Integrations provide a way of easily and efficiently interacting with an Internet-based service. There are several advantages to this:
- They take advantage of the authentication and encryption already provided with the Particle cloud connection.
- They use significantly less data than connecting directly.
- They often do not require external libraries, saving more code space for your application.
The typical flow is for your device to do a
Particle.publish(). This triggers an integration such as a webhook or Google Cloud Integration. For example, you could use this integration to store data in a cloud-based database, or update values in a dashboard.
It's also possible for the integration to return data to the device.
While webhooks can access many external services, there are special integrations for:
- Google Cloud Platform
- Google Maps (Cellular or Wi-Fi geolocation service)
- Azure IoT Hub
For a webhook, when the triggering event is received, it makes an outgoing connection to a web server. Typically this is encrypted using TLS/SSL (https). Standard REST API calls (GET, POST, PUT, etc.) can be made. Additionally, you can do simple manipulation of the data using Mustache Templates. This can modify the request URL, request data, and response data. The webhook can also add HTTP headers, query arguments, and form data, if desired.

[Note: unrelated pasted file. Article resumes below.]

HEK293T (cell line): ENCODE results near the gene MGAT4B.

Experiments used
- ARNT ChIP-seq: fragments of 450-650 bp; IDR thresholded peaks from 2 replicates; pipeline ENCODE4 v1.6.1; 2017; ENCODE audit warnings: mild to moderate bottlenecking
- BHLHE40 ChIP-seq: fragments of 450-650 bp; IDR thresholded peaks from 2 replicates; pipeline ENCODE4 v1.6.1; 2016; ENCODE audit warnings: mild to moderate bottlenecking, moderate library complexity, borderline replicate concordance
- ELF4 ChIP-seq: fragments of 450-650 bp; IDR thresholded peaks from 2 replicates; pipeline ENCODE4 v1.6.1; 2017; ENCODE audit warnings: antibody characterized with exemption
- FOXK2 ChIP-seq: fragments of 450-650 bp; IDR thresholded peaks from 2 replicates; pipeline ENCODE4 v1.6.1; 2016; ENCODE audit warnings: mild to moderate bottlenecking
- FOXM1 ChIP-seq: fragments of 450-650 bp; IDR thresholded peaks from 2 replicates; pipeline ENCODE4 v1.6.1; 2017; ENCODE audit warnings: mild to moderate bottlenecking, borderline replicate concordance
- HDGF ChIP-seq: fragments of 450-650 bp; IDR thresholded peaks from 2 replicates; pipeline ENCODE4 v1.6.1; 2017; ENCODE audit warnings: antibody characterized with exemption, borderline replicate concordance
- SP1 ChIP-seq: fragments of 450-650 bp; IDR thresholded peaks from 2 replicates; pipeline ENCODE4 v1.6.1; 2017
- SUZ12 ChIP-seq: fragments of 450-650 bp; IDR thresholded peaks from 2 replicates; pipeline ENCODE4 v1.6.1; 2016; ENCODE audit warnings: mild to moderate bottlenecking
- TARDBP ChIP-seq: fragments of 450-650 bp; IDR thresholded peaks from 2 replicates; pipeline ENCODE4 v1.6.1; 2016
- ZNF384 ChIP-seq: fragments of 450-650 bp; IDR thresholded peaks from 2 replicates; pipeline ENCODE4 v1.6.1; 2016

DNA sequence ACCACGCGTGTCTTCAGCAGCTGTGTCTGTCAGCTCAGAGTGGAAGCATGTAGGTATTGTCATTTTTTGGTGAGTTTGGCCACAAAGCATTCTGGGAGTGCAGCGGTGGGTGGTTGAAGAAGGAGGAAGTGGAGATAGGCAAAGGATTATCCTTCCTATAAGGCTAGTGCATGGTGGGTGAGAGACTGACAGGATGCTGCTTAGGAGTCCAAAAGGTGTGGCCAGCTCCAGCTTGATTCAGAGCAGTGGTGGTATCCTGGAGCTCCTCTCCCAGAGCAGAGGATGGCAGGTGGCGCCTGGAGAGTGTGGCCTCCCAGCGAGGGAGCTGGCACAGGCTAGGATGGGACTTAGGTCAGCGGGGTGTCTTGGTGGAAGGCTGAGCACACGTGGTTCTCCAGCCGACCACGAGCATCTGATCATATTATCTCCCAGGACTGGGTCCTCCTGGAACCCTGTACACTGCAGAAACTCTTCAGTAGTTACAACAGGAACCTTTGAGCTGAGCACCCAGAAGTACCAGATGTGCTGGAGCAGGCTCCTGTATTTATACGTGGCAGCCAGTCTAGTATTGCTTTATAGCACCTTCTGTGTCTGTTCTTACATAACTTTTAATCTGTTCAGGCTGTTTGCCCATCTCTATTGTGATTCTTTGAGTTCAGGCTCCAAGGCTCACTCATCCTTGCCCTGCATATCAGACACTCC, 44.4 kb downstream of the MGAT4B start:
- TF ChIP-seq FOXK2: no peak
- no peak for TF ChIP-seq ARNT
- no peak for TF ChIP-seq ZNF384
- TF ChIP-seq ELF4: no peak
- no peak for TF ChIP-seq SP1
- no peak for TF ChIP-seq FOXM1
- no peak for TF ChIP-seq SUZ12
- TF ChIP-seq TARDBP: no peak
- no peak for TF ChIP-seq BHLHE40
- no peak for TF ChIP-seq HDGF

It's also possible to use the Server-Sent-Events (SSE) stream. Your server makes an outgoing encrypted TLS/SSL connection to the Particle cloud and keeps the connection open. The Particle cloud can then push events down this connection in near real time.
- Faster response time.
- Lower request overhead on your server.
- Your server can be behind a firewall, including NAT.
- Your server can does not require a DNS name or a fixed IP address.
- The connection is encrypted without requiring a TLS/SSL server certificate for your server.
The disadvantage is that there is no way to distribute SSE traffic across multiple servers. This can cause issues when there is a very large number of events from a large number of devices, and also is a single point of failure.
Your server can be implemented in any language that supports the SSE protocol, however one popular solution is to use node.js and the particle-api-js. It could be running on your own computer, or could be cloud-hosted using Google App Engine, Amazon, Azure, or other cloud services.
The alternative is directly connecting to external services:
The disadvantage of this approach is that you cannot leverage the Particle cloud authentication. You need to separately authenticate each transaction. While there are third-party libraries for using protocols like HTTP and TLS/SSL, these libraries are large and not official. Doing a https connection for each piece of data you want to upload might use 5K of data per connection! This is much less efficient than using an integration or SSE.